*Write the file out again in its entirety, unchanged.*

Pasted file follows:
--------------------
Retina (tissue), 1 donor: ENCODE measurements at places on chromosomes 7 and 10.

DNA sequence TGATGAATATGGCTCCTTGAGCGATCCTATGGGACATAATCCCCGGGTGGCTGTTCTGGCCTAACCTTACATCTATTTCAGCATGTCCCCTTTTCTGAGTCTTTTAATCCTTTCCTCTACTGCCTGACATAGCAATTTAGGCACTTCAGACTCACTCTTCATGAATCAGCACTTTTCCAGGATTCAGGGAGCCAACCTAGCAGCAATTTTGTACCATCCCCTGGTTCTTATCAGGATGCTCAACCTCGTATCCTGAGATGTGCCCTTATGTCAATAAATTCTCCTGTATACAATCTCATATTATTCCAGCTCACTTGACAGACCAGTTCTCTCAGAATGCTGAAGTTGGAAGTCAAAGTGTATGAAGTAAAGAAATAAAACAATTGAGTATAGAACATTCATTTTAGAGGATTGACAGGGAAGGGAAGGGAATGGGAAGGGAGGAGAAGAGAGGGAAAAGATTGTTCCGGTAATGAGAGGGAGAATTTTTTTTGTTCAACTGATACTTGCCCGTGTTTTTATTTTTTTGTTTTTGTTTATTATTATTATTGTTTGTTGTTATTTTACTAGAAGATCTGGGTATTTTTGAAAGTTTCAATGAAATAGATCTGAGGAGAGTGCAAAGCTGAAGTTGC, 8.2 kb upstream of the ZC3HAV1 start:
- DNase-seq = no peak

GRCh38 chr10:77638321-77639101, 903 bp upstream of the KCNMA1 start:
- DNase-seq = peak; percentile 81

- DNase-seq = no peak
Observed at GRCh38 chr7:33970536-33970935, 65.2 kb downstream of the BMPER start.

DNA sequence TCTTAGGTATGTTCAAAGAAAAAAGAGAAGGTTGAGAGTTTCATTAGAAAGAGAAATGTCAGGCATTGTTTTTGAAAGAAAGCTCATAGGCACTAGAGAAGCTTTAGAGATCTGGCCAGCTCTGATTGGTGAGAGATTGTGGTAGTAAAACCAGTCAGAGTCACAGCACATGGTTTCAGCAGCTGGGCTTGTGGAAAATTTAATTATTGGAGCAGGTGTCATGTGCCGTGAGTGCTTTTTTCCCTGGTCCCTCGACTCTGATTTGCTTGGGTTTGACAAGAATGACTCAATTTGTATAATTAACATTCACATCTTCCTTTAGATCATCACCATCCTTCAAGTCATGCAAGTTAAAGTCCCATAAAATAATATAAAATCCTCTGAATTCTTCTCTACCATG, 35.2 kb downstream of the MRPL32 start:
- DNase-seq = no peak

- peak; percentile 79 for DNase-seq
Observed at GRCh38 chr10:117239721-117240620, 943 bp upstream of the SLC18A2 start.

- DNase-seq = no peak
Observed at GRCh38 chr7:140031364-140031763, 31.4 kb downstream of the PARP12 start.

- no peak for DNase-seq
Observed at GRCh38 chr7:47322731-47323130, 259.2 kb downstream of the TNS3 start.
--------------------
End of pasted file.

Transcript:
Retina (tissue), 1 donor: ENCODE measurements at places on chromosomes 7 and 10.

DNA sequence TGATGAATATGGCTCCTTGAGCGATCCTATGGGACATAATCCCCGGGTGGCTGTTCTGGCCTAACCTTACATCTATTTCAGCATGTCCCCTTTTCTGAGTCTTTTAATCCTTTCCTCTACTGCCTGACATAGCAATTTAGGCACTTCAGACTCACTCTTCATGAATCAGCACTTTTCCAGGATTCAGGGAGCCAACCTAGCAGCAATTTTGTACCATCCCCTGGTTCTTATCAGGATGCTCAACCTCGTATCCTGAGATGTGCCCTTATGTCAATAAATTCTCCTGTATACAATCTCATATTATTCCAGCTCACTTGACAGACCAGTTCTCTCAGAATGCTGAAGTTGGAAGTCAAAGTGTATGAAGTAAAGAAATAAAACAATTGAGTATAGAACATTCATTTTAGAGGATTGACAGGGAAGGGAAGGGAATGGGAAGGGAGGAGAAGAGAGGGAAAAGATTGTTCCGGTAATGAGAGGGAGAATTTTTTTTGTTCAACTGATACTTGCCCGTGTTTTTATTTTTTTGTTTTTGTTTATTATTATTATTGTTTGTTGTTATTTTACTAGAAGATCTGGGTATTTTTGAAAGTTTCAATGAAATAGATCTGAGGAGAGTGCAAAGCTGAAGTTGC, 8.2 kb upstream of the ZC3HAV1 start:
- DNase-seq = no peak

GRCh38 chr10:77638321-77639101, 903 bp upstream of the KCNMA1 start:
- DNase-seq = peak; percentile 81

- DNase-seq = no peak
Observed at GRCh38 chr7:33970536-33970935, 65.2 kb downstream of the BMPER start.

DNA sequence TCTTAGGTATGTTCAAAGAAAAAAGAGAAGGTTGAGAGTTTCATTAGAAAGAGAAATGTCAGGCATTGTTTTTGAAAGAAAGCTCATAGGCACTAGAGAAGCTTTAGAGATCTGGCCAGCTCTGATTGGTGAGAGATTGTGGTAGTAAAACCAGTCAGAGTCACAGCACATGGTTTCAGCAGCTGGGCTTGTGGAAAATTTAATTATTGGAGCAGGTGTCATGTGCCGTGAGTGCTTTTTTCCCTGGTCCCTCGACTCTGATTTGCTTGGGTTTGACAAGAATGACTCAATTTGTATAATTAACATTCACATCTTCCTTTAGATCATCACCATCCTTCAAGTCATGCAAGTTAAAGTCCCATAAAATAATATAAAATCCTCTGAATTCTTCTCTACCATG, 35.2 kb downstream of the MRPL32 start:
- DNase-seq = no peak

- peak; percentile 79 for DNase-seq
Observed at GRCh38 chr10:117239721-117240620, 943 bp upstream of the SLC18A2 start.

- DNase-seq = no peak
Observed at GRCh38 chr7:140031364-140031763, 31.4 kb downstream of the PARP12 start.

- no peak for DNase-seq
Observed at GRCh38 chr7:47322731-47323130, 259.2 kb downstream of the TNS3 start.